Various Artists

Take Me to the Water: Immersion Baptism in Vintage Music and Photography 1890-1950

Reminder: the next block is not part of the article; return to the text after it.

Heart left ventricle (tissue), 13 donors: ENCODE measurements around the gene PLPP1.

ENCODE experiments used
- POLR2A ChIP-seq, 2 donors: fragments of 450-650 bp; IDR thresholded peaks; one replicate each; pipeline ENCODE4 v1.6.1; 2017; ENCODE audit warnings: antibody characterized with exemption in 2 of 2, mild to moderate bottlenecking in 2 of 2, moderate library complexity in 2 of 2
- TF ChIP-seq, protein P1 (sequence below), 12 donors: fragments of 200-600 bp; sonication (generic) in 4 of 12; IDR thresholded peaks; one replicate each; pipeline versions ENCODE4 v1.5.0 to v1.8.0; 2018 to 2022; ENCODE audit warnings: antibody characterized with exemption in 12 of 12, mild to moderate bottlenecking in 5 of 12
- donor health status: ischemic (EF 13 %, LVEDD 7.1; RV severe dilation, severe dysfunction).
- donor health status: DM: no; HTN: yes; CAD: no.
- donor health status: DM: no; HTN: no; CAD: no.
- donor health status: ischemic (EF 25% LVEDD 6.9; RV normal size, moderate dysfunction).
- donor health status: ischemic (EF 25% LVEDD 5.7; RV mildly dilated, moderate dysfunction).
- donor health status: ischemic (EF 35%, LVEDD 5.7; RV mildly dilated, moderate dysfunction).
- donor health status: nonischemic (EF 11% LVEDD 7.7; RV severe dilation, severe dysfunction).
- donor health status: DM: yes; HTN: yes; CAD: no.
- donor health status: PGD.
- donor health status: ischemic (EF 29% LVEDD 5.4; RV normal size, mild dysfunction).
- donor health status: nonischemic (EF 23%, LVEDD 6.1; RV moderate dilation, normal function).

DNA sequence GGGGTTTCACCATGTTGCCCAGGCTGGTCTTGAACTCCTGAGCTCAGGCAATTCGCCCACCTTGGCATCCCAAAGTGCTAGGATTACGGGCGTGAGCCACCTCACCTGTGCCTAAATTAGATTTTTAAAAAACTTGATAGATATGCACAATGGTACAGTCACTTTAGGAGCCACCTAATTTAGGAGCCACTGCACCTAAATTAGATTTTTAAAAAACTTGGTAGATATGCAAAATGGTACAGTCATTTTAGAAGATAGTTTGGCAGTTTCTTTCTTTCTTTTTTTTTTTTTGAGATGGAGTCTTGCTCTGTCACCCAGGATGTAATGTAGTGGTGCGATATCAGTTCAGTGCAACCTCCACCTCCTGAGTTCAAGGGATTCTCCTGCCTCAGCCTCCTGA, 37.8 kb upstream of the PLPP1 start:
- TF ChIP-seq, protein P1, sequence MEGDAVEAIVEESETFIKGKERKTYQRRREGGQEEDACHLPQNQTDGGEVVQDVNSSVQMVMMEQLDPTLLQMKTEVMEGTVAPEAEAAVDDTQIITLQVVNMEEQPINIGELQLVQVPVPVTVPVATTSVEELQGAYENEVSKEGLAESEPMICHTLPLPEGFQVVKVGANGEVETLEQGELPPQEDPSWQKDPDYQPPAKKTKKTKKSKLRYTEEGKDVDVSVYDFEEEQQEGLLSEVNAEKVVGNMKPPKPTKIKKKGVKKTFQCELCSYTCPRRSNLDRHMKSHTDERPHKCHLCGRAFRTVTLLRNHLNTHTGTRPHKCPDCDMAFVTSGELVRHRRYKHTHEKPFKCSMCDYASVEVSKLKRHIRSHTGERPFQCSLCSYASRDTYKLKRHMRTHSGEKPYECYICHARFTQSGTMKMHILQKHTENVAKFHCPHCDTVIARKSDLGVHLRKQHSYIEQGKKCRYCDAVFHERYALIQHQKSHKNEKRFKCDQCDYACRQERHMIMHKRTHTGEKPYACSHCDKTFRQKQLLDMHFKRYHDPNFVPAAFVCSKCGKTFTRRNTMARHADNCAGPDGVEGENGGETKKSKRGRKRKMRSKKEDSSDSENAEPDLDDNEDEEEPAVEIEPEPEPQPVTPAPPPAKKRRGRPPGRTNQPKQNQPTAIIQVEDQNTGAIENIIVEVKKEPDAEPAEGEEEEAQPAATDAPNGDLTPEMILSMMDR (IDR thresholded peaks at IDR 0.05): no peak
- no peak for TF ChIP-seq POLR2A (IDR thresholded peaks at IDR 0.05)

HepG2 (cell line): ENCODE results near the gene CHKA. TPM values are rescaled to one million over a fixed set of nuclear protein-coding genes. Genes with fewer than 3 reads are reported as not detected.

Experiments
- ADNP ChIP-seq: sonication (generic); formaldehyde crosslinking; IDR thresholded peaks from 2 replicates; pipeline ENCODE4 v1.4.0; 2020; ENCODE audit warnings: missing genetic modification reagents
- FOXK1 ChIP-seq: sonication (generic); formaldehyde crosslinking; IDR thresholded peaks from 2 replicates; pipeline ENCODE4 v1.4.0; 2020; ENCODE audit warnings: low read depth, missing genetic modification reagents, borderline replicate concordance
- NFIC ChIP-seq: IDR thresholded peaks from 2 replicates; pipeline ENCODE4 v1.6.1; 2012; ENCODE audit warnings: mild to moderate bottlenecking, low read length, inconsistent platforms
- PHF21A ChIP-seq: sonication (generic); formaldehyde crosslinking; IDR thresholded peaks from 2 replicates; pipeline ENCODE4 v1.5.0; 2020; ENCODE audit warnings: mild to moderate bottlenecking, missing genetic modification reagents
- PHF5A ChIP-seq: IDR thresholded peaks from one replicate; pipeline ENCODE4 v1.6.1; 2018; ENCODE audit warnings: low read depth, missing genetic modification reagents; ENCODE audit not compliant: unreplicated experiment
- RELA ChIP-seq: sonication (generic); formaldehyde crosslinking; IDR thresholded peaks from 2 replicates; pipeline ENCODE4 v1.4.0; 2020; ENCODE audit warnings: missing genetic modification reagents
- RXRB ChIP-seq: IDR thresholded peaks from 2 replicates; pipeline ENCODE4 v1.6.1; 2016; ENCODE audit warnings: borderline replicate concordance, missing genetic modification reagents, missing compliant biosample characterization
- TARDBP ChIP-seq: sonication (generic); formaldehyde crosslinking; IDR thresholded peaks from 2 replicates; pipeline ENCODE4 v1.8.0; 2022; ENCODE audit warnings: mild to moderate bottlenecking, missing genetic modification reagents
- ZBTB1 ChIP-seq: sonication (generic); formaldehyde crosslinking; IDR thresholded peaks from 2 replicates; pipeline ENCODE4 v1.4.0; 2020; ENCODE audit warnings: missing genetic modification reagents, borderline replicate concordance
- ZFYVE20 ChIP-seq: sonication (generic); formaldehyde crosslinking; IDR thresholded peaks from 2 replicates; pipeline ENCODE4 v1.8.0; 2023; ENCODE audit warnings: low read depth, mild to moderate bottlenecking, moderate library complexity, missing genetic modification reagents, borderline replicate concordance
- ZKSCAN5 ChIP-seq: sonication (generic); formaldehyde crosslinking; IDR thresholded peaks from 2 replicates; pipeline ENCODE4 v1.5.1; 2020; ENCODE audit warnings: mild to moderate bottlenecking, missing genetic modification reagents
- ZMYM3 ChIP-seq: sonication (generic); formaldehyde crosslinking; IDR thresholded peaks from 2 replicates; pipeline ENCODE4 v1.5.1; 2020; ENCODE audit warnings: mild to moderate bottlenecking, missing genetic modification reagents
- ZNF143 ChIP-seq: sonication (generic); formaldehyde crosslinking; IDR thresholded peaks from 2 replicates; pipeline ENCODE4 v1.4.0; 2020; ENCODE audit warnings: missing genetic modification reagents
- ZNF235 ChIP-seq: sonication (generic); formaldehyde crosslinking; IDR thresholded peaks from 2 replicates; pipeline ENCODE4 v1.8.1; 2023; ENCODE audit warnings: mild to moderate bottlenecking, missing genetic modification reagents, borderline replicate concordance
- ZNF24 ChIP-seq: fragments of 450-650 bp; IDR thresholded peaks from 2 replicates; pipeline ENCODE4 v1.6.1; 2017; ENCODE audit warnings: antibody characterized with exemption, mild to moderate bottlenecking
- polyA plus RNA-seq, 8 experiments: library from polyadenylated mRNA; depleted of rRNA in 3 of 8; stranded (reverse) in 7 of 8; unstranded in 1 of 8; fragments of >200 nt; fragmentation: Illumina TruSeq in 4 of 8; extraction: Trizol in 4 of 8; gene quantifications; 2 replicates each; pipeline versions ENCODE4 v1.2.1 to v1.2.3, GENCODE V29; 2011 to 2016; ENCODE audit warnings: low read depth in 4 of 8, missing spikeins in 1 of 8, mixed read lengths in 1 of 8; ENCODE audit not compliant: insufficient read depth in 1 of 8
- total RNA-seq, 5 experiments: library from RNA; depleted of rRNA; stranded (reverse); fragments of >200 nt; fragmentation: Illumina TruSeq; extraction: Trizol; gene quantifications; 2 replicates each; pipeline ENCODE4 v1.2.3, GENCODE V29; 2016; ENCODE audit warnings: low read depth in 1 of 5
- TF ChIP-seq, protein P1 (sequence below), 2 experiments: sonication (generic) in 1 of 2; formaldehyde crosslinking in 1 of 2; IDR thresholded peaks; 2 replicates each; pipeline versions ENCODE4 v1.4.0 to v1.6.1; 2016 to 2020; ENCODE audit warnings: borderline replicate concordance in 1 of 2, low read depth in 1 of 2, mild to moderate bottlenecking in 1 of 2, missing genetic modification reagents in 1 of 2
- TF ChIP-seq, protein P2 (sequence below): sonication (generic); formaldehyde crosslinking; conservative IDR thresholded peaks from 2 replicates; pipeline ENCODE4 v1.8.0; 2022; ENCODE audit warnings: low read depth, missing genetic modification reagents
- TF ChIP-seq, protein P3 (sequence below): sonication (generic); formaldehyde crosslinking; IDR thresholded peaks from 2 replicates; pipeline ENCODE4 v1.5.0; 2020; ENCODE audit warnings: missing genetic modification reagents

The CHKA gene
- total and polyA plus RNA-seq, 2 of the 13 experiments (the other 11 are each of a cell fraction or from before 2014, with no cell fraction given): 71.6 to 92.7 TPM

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As is par for the course for the Dust-to-Digital label, the exquisite packaging of Take Me to the Water: Immersion Baptism in Vintage Music and Photography 1890-1950 ensures that it will reach a wider and hipper audience than most releases of such frankly esoteric American roots music. There's a full 76-minute CD of music here, but it's just part of the deal, encased as it is in a handsome 96-page hardback book containing 75 sepia reproductions of photos of baptisms in the U.S. between 1890 and 1950, along with essays on the pictures and detailed annotation on the tracks. The primary topic of this review is the CD, and it is interesting enough in its own right, containing 25 songs and sermons from 1924-1940. While there's a good amount of sermonizing to be heard, it's not a primarily spoken word disc, the sermons often sharing space with musical performances, and quite a few of the tracks presenting only music. The common thread is that all of the cuts relate to baptism in some form, sometimes quite head-on, though sometimes the relationship between the words and immersion baptism is more indirect. As you'd expect, gospel and spiritual music is prominent in many of the selections, whether the performers are white or African-American. But while much of this is fairly raw even for recordings of this vintage (complete with a good amount of unavoidable surface noise on many of the tracks), it's not totally unapproachable for less specialized listeners. There are actually a few big names from early country music here, like J.E. Mainer's Mountaineers (whose "Goin' Down to the River of Jordan" is a highlight), Ernest Stoneman, and the Carter Family, and a few versions of one song in particular ("Wade in the Water") that will be pretty familiar to many pop and folk fans. The arrangements are fairly varied, too, whether they're in the Appalachian folk, rural blues, Western swing (on Bill Boyd & His Cowboy Ramblers' "Sister Lucy Lee"), or choral a cappella veins. That said, this is pretty pious stuff even by the standards of devout vintage Americana, and those without a taste for faith-based roots music may find this of more academic value than something to hear for entertainment or artistic inspiration.

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